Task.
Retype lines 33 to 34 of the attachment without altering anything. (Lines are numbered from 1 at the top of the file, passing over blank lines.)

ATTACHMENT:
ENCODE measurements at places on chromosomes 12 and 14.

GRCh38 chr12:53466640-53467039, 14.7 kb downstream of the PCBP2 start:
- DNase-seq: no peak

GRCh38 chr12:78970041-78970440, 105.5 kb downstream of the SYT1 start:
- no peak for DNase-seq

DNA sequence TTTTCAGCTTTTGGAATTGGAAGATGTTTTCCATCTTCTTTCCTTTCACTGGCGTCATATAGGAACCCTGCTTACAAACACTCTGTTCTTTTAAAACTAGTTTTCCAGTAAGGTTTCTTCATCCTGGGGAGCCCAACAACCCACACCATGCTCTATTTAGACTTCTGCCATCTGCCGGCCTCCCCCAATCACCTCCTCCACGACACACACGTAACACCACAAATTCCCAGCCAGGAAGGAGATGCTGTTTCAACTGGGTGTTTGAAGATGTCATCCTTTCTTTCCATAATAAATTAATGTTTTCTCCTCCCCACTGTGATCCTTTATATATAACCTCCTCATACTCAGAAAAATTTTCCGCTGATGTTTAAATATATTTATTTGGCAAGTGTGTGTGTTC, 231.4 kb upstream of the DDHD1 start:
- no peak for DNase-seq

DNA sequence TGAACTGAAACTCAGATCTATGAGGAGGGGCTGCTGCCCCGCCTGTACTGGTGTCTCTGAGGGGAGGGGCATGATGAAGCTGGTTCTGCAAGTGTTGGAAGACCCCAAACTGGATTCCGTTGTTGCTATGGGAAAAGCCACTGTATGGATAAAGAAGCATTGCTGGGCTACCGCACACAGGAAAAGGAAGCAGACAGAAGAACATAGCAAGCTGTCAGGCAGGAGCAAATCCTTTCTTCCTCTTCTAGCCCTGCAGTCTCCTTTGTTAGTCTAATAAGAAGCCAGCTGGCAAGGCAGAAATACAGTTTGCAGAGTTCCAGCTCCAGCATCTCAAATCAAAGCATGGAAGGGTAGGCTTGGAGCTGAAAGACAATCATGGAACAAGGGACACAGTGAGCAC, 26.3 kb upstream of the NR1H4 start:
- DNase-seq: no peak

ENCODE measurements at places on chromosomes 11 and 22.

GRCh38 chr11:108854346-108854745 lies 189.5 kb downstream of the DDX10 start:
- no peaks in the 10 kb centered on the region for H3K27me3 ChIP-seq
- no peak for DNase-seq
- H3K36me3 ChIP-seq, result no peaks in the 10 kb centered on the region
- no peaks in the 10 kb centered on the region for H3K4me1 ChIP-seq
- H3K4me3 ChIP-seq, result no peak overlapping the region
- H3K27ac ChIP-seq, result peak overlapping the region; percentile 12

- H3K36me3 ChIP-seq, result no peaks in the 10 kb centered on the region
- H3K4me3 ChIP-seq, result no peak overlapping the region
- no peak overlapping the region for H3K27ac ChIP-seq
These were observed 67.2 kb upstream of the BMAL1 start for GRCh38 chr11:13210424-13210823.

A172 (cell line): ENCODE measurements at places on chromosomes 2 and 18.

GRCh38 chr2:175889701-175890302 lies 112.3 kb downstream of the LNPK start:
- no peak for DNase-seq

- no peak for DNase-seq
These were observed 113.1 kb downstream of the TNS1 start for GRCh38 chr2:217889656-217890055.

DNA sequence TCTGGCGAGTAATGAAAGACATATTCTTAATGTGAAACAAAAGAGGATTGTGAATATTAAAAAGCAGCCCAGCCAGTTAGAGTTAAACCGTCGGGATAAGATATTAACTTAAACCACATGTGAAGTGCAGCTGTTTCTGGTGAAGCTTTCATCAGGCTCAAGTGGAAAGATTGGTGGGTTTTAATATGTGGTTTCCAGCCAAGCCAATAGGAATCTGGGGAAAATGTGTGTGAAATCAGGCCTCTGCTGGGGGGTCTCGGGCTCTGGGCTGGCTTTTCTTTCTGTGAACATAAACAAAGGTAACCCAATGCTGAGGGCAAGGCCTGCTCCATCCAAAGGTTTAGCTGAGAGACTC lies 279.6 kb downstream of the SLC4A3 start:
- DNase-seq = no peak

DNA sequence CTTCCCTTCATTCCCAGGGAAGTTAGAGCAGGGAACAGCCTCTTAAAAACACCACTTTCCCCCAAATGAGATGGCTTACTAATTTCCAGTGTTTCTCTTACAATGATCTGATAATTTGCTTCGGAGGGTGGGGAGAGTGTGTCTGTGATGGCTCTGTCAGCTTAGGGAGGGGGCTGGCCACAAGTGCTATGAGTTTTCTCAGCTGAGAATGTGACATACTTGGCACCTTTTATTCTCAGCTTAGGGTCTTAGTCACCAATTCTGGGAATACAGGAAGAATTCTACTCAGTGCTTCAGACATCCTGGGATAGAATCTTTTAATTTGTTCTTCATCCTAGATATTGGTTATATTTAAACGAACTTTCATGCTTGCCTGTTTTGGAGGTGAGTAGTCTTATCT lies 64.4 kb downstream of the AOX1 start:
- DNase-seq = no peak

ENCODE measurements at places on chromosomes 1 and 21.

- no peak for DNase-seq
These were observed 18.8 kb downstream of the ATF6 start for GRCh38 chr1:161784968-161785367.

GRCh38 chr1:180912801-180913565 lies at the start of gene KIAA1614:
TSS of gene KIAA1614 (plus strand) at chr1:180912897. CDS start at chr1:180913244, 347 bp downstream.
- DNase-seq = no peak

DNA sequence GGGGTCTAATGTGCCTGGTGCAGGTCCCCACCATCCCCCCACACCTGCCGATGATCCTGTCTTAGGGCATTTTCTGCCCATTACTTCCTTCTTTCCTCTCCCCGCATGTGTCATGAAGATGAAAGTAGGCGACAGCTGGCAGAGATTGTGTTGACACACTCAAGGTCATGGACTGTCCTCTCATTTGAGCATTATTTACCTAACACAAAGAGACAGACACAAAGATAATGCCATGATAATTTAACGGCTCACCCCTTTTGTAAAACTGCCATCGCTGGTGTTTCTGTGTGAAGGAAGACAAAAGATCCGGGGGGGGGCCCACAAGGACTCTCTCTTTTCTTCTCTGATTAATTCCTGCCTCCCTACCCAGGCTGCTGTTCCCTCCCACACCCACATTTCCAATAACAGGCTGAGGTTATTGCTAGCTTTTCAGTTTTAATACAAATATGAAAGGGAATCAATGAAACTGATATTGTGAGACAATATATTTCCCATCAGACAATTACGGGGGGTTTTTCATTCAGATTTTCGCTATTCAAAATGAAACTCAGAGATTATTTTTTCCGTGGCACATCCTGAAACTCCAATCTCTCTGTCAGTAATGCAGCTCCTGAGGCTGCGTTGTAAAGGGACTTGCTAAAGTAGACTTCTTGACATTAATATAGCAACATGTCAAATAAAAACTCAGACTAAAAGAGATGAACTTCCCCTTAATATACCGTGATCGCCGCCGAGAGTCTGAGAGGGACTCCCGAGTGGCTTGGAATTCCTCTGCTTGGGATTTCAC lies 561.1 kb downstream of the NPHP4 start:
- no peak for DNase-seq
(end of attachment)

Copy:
These were observed 18.8 kb downstream of the ATF6 start for GRCh38 chr1:161784968-161785367.

GRCh38 chr1:180912801-180913565 lies at the start of gene KIAA1614: